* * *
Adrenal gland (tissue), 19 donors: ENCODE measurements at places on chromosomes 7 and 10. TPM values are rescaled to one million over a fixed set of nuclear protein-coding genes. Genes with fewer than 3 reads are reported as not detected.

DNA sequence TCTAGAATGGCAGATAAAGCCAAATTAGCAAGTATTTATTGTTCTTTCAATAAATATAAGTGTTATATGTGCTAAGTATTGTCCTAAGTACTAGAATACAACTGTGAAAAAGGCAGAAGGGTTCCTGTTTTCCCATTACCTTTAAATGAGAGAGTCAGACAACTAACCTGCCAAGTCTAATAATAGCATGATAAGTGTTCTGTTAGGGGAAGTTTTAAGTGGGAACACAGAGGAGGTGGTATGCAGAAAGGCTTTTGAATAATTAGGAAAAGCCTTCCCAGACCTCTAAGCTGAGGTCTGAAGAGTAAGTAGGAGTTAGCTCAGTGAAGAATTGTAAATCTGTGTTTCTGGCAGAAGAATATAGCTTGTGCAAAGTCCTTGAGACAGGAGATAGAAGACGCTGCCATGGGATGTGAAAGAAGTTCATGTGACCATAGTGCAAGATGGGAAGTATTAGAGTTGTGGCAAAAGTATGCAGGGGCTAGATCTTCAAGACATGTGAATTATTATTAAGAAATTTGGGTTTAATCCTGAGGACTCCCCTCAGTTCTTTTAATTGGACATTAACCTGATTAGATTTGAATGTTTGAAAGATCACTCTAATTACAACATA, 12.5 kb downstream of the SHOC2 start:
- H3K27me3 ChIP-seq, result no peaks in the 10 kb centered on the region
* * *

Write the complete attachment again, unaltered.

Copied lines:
Adrenal gland (tissue), 19 donors: ENCODE measurements at places on chromosomes 7 and 10. TPM values are rescaled to one million over a fixed set of nuclear protein-coding genes. Genes with fewer than 3 reads are reported as not detected.

DNA sequence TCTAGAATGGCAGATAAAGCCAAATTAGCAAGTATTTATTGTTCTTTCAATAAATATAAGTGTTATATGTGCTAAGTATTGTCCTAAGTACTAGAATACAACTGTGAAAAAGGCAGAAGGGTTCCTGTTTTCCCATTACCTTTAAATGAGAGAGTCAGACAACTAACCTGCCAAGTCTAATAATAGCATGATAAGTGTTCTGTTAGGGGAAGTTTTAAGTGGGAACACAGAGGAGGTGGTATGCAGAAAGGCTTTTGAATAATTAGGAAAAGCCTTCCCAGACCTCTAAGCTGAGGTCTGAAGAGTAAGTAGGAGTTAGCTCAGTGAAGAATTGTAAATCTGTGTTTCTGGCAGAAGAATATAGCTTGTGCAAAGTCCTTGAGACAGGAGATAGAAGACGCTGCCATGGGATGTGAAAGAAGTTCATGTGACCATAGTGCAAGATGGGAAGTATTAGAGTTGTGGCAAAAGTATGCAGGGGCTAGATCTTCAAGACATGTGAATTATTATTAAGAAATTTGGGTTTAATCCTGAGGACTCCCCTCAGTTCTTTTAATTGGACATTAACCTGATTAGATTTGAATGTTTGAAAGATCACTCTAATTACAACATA, 12.5 kb downstream of the SHOC2 start:
- H3K27me3 ChIP-seq, result no peaks in the 10 kb centered on the region